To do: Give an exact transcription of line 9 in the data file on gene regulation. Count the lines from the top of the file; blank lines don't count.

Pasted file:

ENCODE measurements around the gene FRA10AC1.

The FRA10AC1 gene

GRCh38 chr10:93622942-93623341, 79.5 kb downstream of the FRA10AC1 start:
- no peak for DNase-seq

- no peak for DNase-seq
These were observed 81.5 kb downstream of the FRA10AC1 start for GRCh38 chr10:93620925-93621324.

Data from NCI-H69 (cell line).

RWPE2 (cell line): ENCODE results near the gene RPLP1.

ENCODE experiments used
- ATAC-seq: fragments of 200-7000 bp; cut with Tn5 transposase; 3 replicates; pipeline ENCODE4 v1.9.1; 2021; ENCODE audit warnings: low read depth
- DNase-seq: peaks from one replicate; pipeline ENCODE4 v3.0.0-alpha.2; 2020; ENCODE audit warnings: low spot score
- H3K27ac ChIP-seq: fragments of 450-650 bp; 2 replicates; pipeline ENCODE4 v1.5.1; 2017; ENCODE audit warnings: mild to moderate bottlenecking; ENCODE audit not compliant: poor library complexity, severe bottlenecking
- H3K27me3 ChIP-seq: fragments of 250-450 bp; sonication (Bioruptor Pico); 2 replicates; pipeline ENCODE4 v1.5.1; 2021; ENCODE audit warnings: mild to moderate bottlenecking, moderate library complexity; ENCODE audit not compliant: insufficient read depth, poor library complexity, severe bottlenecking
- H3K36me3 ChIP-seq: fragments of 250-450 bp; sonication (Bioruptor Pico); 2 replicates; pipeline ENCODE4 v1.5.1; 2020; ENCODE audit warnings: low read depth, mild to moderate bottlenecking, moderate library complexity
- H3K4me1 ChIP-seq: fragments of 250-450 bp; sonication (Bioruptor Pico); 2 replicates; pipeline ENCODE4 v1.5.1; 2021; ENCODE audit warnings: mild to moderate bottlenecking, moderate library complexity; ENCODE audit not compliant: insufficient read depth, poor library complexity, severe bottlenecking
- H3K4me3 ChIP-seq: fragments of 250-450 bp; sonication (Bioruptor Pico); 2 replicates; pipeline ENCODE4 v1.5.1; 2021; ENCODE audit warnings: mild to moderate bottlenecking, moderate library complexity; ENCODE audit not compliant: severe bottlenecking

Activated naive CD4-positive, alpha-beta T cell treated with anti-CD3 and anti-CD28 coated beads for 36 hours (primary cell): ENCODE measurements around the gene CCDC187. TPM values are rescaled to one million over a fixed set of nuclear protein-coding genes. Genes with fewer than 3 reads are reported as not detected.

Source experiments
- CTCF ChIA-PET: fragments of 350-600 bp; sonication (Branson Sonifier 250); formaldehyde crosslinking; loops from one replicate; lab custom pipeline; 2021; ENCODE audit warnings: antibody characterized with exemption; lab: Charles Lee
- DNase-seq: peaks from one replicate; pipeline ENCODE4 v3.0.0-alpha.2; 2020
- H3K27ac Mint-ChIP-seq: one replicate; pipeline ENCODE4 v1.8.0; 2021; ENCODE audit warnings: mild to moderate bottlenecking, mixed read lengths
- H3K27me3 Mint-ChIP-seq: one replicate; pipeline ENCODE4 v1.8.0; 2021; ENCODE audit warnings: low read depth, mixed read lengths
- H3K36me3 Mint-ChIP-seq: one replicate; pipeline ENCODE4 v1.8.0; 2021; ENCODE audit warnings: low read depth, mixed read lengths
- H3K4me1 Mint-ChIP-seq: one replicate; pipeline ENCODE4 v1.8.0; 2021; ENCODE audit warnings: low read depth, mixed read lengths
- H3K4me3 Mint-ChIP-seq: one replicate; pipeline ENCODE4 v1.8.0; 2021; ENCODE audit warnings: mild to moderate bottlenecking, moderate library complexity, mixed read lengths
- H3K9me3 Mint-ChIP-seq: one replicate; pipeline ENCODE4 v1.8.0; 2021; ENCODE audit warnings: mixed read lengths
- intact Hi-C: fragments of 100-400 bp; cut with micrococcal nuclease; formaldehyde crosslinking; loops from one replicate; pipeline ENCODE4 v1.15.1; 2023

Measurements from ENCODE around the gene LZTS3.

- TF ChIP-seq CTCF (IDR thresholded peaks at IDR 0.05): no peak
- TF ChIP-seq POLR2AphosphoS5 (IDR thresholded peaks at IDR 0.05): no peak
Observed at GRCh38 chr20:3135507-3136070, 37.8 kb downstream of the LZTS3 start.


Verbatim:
ENCODE experiments used